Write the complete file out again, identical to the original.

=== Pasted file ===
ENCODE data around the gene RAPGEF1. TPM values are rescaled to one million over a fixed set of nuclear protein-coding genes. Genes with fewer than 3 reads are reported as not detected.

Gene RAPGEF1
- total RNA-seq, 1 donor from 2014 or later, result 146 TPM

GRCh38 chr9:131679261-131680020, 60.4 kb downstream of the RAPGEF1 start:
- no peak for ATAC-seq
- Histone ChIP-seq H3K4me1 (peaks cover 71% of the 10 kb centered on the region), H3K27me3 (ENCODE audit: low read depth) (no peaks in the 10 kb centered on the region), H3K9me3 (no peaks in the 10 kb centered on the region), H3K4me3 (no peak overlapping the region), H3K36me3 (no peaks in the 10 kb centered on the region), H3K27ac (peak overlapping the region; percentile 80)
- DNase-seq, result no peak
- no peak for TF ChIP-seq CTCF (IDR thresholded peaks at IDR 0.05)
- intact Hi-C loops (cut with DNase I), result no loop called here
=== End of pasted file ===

ENCODE data around the gene RAPGEF1. TPM values are rescaled to one million over a fixed set of nuclear protein-coding genes. Genes with fewer than 3 reads are reported as not detected.

Gene RAPGEF1
- total RNA-seq, 1 donor from 2014 or later, result 146 TPM

GRCh38 chr9:131679261-131680020, 60.4 kb downstream of the RAPGEF1 start:
- no peak for ATAC-seq
- Histone ChIP-seq H3K4me1 (peaks cover 71% of the 10 kb centered on the region), H3K27me3 (ENCODE audit: low read depth) (no peaks in the 10 kb centered on the region), H3K9me3 (no peaks in the 10 kb centered on the region), H3K4me3 (no peak overlapping the region), H3K36me3 (no peaks in the 10 kb centered on the region), H3K27ac (peak overlapping the region; percentile 80)
- DNase-seq, result no peak
- no peak for TF ChIP-seq CTCF (IDR thresholded peaks at IDR 0.05)
- intact Hi-C loops (cut with DNase I), result no loop called here